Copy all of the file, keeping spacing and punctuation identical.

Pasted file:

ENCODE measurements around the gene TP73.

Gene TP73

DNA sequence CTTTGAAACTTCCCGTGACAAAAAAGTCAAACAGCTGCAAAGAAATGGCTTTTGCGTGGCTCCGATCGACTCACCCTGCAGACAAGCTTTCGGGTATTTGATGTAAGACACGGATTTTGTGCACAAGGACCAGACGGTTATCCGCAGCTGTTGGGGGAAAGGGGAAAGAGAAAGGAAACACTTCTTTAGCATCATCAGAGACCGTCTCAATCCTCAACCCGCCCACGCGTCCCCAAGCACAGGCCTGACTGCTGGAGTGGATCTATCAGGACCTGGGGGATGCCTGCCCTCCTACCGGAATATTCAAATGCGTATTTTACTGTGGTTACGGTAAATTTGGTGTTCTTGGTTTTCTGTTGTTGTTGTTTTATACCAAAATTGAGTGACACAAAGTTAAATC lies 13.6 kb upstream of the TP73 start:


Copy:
ENCODE measurements around the gene TP73.

Gene TP73

DNA sequence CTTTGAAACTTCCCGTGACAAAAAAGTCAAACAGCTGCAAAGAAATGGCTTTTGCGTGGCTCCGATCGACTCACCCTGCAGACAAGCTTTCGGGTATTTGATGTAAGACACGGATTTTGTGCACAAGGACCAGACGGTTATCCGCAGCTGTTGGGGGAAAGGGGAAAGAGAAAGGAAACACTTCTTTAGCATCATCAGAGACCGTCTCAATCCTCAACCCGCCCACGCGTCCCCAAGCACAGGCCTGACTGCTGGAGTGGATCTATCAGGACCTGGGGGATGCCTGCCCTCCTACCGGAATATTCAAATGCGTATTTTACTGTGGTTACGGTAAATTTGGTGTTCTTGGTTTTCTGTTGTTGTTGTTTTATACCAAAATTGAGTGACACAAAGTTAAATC lies 13.6 kb upstream of the TP73 start: